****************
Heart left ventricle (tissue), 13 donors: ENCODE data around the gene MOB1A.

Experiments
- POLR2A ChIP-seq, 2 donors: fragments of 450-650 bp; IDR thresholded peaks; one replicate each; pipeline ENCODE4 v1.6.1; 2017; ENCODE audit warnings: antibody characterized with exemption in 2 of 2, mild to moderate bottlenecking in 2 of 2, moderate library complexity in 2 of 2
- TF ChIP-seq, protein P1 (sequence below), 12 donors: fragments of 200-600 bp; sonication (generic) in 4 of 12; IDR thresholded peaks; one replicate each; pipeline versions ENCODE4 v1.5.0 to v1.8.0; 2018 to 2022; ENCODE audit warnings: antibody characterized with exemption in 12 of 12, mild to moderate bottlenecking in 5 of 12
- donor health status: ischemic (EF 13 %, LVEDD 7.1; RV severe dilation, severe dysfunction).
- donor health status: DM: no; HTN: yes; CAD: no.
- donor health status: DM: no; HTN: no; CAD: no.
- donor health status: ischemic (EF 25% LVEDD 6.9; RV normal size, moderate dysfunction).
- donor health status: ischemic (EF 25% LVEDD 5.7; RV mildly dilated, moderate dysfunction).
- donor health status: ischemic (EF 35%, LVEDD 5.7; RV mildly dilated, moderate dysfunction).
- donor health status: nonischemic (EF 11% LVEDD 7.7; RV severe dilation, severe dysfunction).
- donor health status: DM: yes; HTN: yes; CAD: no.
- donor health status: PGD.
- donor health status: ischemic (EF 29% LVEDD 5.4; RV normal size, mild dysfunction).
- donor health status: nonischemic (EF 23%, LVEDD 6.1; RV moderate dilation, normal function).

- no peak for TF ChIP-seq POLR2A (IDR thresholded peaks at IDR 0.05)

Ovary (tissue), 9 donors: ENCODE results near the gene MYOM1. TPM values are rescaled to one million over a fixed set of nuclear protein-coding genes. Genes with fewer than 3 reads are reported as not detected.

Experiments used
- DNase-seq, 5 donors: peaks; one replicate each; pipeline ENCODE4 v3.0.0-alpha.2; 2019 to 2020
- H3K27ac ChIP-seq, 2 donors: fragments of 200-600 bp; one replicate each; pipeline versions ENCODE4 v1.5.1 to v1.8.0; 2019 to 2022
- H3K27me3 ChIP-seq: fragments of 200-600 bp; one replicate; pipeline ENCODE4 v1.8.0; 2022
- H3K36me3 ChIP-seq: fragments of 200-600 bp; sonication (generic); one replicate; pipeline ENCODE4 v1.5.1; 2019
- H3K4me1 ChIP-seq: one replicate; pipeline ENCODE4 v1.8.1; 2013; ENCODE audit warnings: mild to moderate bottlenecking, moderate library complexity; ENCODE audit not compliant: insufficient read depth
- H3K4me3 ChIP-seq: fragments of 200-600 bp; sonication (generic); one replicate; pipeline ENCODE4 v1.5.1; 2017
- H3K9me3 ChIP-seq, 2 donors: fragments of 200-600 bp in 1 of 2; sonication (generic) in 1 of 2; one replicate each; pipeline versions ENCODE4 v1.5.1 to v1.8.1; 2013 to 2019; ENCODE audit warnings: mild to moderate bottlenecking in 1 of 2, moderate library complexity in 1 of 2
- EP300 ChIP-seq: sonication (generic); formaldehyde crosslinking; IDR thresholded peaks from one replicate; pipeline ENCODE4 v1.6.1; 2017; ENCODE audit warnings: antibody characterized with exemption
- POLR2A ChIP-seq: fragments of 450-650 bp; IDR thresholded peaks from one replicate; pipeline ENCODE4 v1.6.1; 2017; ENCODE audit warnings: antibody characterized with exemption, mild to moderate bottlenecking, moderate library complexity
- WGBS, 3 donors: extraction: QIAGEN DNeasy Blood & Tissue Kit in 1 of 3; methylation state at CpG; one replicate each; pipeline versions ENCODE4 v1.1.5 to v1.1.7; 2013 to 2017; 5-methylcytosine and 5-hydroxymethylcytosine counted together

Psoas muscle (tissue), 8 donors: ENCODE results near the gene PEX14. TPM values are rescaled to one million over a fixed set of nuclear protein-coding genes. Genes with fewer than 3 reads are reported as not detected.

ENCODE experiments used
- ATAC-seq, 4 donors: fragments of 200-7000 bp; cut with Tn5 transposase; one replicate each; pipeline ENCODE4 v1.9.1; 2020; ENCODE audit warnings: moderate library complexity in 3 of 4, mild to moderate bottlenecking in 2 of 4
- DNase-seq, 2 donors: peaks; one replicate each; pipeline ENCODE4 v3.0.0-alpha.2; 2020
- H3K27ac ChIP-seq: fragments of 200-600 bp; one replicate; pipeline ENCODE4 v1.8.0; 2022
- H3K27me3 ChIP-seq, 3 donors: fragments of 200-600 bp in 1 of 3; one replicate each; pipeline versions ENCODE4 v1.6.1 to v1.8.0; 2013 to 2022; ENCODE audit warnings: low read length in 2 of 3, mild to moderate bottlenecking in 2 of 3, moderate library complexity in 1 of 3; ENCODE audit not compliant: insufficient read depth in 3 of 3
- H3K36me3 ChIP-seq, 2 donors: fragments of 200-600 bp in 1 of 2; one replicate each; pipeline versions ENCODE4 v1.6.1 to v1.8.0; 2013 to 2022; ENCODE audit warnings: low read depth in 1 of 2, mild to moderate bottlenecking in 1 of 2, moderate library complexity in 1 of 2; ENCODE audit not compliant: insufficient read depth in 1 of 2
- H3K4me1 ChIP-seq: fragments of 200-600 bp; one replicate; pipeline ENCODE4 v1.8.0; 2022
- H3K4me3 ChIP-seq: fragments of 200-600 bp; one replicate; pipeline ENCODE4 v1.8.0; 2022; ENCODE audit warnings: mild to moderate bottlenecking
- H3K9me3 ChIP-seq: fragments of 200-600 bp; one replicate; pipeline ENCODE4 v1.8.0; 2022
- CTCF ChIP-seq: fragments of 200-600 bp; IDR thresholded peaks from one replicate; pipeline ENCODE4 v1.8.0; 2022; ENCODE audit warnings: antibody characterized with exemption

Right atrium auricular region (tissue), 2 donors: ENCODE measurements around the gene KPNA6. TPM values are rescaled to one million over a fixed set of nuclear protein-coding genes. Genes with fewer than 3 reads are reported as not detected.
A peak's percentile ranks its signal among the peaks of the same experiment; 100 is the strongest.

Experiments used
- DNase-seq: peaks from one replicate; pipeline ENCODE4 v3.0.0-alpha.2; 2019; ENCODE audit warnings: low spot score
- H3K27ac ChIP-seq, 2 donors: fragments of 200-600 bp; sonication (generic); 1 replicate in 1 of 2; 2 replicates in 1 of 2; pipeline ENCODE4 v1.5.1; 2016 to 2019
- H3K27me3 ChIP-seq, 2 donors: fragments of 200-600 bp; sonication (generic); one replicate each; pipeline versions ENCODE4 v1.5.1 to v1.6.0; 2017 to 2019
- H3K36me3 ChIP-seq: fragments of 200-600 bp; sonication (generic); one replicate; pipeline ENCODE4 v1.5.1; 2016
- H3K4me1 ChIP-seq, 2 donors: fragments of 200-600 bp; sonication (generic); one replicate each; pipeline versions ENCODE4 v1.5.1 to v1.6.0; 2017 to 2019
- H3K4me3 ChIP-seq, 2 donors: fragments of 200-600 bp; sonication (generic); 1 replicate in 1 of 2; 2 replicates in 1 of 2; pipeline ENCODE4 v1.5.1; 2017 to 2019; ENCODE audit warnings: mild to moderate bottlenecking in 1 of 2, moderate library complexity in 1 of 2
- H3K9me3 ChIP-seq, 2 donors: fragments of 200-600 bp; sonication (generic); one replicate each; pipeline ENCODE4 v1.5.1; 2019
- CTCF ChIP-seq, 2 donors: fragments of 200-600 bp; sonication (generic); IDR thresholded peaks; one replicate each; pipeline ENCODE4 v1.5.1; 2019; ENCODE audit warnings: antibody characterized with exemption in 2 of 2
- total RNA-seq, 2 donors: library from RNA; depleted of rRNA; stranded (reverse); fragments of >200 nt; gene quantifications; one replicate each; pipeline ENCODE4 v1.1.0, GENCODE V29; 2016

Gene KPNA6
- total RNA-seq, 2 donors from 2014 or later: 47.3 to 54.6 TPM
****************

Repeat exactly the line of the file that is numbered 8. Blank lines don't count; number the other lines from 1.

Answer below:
- donor health status: ischemic (EF 25% LVEDD 6.9; RV normal size, moderate dysfunction).